The stratospheric biome contains the basic elements needed to sustain life, yet it is characterized by simultaneous extremes of low pressure, density, humidity, temperature, and potentially high acidity, and radiation.

Terrestrial life-forms have accommodated to all of these conditions separately, except low density, which is the most challenging for an active metabolism. We propose two novel mechanisms by which an active diatomic species could prevail. The first is a hydrogen gas bladder to maintain buoyancy. The second is manipulation of relative voltage to attract molecules in order to maintain buoyancy and hydration.

We propose mechanisms whereby a photosynthesizing diatomic life-form can maintain itself in the Junge layer of the lower stratosphere, bottoming at the top of the tropopause and extending upwards to 30 km. The metabolism of the proposed diatom would be phototrophic as well as chemotrophic, relying on the oxidation of inorganic sulphur in the manner described below.

The Junge layer has the highest concentration of particles in general, and sulfur-rich particles in particular. Balloon-borne sampling shows the concentration of carbonaceous-sulphate particulates is greatest at altitudes below 17 km. 90% of these are inorganic chemical by-products, and 10% dust, sea salt, and organic materials [6].

High acidity

The atmospheric biome varies with altitude, latitude, time of year, and time of day. Local and global stratification and mixing result in chemical gradients in the otherwise diffuse environment. Concentrations can cycle 2 orders of magnitude over the course of the day, some reactions taking minutes and others months. At 22 km the density of free water molecules rises from 400 molecules/cm3 to 1,800 molecules/cm3 with direct, overhead sunlight [8]. Human influence has significant effects.

The Junge Layer has a predominance of aerosolized sulfuric acid created from the volcanic injection of sulfur and its reaction with water and ozone: S+H2O+O3 → H2SO4. Acidity, referring to the concentration of ions in solution, cannot be directly ascribed to a gaseous environment, but we can estimate the pH of a solution formed by a condensate of the aerosol and ambient water. We will be relying on gross generalizations regarding the atmospheric chemical profile.

In a gas, free ion densities are described per aerosol volume, with observations of molecular number densities of sulfuric acid decreasing from 2.9 × 109 particles/cm3 at altitudes of 15 km to 2.4 × 108 particles/cm3 at 21 km in the lowermost stratosphere at the equator [9]. This equals 2.4 × 1011 particles/liter.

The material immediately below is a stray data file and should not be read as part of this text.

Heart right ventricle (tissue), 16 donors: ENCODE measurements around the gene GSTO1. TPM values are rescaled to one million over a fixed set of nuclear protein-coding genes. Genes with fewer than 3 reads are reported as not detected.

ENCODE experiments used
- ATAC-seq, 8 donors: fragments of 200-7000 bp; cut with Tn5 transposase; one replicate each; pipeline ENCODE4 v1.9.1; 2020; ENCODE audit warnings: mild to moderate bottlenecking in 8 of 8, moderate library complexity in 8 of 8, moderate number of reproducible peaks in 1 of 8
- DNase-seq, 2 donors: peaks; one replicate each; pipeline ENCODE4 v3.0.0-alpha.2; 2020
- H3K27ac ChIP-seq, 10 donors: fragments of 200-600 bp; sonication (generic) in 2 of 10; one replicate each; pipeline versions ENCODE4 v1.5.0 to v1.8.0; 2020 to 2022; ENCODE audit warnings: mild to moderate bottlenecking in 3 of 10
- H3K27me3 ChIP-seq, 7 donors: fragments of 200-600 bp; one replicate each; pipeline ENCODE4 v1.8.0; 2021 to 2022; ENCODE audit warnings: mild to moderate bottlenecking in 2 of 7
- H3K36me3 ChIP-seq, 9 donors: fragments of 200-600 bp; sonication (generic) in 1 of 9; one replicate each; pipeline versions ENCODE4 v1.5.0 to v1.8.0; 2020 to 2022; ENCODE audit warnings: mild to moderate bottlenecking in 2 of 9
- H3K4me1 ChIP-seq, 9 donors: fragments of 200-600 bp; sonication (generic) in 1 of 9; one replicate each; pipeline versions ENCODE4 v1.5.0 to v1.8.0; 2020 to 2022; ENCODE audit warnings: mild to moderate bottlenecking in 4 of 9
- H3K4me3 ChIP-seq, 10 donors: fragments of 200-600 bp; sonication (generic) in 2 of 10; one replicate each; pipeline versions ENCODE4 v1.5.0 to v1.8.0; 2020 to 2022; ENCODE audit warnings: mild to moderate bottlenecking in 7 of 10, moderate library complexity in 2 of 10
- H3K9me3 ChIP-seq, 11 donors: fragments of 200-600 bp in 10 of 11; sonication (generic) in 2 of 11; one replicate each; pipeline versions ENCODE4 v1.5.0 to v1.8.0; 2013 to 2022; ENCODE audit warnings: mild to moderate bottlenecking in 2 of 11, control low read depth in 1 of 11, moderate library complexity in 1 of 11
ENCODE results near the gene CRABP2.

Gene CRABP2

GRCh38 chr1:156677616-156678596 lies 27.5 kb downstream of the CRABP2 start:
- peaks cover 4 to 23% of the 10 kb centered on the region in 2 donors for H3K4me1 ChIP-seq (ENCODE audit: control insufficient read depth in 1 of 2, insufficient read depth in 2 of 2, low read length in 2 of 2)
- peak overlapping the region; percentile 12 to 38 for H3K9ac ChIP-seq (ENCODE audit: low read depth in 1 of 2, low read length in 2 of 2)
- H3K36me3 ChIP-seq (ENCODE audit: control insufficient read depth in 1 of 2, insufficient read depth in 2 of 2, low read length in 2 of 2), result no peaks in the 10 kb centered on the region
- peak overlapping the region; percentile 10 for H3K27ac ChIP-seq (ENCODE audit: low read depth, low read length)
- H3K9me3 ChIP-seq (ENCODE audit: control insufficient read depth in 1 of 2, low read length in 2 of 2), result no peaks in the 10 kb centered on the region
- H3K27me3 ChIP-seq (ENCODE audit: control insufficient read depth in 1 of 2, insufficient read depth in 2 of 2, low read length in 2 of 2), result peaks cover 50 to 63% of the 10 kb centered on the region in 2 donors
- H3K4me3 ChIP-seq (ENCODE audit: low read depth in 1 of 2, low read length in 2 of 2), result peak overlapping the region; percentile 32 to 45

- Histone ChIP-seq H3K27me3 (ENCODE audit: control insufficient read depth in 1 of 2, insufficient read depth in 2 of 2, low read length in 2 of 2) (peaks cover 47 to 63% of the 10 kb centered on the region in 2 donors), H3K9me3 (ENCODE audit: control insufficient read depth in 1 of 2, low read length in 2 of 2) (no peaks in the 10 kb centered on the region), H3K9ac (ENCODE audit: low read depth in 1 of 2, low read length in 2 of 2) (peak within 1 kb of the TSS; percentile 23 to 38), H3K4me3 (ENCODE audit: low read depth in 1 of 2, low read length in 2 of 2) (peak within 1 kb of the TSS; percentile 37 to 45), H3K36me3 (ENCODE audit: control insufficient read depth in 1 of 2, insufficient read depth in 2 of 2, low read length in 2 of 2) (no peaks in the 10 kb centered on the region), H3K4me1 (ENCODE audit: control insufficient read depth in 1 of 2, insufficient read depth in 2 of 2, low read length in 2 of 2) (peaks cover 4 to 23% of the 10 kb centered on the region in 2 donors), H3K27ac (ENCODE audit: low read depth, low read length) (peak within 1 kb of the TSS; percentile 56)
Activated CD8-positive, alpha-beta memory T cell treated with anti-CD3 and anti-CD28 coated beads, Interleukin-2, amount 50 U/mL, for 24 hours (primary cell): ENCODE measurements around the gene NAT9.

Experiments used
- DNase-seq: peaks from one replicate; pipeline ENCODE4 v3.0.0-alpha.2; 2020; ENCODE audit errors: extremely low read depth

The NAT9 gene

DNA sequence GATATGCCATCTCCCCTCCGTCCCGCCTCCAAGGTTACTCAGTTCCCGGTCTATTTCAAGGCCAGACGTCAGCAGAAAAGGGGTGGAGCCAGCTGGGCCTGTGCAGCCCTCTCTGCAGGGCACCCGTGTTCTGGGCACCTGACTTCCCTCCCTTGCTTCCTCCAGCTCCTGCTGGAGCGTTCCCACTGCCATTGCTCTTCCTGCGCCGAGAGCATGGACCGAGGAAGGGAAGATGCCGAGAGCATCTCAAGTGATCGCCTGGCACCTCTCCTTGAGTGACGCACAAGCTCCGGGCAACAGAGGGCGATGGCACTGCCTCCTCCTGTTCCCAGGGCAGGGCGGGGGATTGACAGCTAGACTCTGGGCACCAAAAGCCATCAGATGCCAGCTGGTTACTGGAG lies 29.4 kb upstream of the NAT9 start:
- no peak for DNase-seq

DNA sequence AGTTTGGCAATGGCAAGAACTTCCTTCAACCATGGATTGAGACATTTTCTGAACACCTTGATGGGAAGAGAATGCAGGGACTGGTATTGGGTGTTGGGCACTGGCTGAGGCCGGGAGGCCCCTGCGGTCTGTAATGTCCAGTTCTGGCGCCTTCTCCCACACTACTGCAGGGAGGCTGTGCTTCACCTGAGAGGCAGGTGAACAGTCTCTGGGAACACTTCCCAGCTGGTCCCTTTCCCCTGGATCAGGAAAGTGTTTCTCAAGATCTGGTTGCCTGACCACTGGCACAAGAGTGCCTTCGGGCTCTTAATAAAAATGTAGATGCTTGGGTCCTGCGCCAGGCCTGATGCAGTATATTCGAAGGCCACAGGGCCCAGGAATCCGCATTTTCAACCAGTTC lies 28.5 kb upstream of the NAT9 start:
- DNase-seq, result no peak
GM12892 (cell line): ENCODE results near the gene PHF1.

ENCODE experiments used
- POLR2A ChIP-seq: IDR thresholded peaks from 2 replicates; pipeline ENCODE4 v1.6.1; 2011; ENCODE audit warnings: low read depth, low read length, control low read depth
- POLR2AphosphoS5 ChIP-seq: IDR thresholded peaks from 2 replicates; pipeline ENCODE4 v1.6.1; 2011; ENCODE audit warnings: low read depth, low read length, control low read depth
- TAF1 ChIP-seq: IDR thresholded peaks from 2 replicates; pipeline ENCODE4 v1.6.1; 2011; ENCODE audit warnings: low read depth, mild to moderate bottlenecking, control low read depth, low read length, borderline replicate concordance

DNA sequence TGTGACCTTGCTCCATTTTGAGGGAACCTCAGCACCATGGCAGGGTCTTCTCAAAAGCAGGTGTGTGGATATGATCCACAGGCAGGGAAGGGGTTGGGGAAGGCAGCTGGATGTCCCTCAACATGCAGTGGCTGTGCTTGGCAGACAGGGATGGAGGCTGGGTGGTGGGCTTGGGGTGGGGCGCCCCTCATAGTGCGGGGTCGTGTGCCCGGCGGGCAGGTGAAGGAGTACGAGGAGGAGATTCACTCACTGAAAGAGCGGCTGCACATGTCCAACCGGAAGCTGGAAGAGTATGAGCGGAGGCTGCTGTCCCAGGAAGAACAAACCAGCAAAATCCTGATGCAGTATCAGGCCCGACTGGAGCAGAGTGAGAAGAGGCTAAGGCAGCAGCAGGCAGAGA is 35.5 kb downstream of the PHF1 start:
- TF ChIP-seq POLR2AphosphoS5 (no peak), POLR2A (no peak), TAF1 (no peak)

There are 2.69 × 1022 water molecules/liter in water vapor at STP (Standard Temperature and Pressure, 14.696 psi, 0ºC). Adjusting this to the 0.22 psi and -56ºC at an altitude of 20 km yields a pure water vapor density of 0.014 × (2.69 x 1022) = 3.77 × 1020 molecules/liter.

Absolute humidity above the tropopause is measured to be between 5 to 30 mg H2O/Kg air [10]. Using a value of 10 implies a H2O molecular density 1/100 of pure vapor, or 3.77 × 1018 molecules H2O/ liter. The ratio of free ions to H2O in vapor becomes 2.4 × 1011 / 3.8 × 1018=6.3 × 10-8, giving a pH of - log10(6.3 × 10-8)=7.2

This suggests that if all water was condensed, particulate matter thoroughly dissolved, and there were no other negative ions, then the aerosol environment would be close to neutral. The Junge layer is acidic as encountered in its uncondensed state. The aerosolized sulphuric acid that collects on airplane windshields shows this to be the case. But, to the extent that such a mixed condensate could form within a cell's cytoplasm, the stratosphere may offer a neutral ionic character of the kind that supports enzyme catalysis [11].

This argument is based on averages, whereas condensates are inhomogeneous. We would expect a wide dispersion in acidity and other sources of acidity, notably nitrogen. The need to remain hydrated in this dry environment will require any active life-form to maintain itself in transitory encounters with acidic micro-environments.

Acidophilic prokaryotic and eukaryotic bacteria are numerous in acidified hot springs, lakes, and deep sea vents with pH values from 3 to 5. Various acidophilic diatoms occur in acid habitats, including Pinnularia braunni that occurs in sulfuric acid habitats of pH 1 to 3 [12].

Low temperature

The temperature drops with altitude through the troposphere, reaching a slowly varying minimum of -60ºC between 10 km and 20 km in the tropopause. Temperatures then climb with altitude toward a local maximum of -10ºC at 45 km at the top of the stratosphere.